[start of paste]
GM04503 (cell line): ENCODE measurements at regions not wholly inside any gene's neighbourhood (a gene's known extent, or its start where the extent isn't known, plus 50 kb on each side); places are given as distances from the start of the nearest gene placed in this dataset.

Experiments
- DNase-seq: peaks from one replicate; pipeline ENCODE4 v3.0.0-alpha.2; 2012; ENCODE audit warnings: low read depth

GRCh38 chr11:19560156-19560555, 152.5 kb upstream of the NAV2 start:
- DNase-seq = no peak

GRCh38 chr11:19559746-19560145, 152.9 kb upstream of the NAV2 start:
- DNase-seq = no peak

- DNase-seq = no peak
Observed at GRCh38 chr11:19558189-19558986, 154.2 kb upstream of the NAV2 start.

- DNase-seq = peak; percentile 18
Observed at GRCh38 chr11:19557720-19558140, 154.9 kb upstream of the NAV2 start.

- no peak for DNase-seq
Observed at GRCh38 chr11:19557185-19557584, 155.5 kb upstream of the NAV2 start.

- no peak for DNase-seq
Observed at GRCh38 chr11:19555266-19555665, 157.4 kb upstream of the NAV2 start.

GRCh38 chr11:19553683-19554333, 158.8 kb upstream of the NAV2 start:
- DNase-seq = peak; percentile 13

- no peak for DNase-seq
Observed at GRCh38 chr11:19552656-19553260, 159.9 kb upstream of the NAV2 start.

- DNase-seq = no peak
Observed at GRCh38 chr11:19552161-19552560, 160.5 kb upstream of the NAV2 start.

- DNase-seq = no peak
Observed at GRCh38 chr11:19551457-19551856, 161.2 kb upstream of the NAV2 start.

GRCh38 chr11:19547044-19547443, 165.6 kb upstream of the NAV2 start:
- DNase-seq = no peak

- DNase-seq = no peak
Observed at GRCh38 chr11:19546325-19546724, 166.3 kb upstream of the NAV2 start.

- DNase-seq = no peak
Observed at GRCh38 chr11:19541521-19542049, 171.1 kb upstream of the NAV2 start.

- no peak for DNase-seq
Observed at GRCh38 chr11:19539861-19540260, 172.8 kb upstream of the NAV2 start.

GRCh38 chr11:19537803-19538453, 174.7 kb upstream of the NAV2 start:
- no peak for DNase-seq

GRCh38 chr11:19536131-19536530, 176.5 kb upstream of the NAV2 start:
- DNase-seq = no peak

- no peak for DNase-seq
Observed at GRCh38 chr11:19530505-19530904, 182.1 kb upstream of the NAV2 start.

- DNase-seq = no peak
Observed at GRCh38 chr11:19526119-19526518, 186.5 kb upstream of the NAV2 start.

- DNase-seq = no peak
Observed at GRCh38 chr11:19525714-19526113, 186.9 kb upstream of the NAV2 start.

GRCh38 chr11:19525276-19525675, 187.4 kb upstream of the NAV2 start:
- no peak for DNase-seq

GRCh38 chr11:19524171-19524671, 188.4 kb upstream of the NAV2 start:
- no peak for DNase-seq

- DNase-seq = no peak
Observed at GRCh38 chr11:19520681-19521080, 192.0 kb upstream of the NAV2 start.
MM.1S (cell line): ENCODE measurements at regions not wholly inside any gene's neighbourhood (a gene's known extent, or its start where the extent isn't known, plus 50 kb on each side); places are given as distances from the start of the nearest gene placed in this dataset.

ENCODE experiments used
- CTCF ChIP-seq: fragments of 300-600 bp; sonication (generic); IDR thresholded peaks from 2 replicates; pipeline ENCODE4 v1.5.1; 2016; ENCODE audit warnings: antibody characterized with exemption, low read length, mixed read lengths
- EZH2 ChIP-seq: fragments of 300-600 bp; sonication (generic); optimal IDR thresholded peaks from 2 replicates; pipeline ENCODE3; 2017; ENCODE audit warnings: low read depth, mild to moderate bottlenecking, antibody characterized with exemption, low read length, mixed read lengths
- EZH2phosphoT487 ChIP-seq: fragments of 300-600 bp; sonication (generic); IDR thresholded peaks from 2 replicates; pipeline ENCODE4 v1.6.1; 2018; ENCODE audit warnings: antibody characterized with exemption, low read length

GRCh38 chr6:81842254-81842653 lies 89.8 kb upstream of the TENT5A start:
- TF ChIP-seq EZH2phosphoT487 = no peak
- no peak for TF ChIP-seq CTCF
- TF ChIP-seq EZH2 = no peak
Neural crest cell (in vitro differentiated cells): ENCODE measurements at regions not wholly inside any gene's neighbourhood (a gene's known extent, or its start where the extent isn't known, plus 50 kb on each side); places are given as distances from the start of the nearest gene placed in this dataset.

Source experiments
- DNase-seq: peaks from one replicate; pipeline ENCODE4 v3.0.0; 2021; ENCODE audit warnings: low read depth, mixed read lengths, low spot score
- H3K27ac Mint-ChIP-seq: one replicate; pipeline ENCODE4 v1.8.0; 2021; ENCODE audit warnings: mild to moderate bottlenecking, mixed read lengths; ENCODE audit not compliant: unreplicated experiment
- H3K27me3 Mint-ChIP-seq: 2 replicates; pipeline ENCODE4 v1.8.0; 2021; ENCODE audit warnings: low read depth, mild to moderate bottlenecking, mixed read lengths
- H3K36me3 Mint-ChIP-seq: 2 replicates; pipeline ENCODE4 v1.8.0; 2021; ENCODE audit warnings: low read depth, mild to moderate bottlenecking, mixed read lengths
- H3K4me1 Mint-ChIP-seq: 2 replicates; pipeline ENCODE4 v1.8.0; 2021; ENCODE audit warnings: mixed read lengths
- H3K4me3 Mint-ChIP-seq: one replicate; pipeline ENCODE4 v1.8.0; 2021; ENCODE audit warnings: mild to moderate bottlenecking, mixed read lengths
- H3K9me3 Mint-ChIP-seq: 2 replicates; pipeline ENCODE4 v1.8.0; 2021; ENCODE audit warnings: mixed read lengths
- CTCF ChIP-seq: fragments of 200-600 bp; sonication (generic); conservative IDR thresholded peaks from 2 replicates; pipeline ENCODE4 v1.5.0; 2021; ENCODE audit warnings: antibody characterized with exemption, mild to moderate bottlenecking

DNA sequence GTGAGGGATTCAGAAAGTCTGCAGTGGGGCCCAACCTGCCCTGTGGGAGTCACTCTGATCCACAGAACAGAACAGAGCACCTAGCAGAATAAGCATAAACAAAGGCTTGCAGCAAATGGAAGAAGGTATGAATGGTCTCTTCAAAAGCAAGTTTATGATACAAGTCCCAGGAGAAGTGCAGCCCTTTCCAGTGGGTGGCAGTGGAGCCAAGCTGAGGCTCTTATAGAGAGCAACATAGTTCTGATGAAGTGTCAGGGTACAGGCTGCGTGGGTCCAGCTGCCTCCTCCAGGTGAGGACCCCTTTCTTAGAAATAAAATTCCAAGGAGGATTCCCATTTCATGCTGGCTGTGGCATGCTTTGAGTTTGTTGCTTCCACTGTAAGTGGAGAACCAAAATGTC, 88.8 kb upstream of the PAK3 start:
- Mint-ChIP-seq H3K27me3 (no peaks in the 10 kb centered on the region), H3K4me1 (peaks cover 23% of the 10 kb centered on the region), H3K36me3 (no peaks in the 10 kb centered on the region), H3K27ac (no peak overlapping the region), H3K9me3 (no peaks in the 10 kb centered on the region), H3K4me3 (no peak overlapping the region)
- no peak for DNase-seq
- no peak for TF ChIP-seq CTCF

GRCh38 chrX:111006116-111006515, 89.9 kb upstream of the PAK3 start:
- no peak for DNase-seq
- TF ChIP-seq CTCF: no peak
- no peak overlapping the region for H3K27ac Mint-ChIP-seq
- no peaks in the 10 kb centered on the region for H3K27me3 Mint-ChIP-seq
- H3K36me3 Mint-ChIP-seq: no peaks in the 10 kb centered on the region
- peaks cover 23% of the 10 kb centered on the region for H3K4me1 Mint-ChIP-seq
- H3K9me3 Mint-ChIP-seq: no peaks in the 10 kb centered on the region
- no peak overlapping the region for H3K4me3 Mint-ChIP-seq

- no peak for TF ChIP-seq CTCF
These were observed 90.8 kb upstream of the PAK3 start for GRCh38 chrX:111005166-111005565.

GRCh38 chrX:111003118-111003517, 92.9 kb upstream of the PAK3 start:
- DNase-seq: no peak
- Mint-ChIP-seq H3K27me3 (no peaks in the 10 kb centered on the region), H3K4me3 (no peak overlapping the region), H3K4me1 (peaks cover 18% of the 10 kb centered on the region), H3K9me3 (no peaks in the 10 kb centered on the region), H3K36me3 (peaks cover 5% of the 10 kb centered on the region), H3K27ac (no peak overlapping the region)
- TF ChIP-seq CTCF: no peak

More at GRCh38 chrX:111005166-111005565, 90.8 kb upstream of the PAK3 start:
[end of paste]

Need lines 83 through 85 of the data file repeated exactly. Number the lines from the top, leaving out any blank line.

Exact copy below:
- DNase-seq: no peak
- Mint-ChIP-seq H3K27me3 (no peaks in the 10 kb centered on the region), H3K4me3 (no peak overlapping the region), H3K4me1 (peaks cover 18% of the 10 kb centered on the region), H3K9me3 (no peaks in the 10 kb centered on the region), H3K36me3 (peaks cover 5% of the 10 kb centered on the region), H3K27ac (no peak overlapping the region)
- TF ChIP-seq CTCF: no peak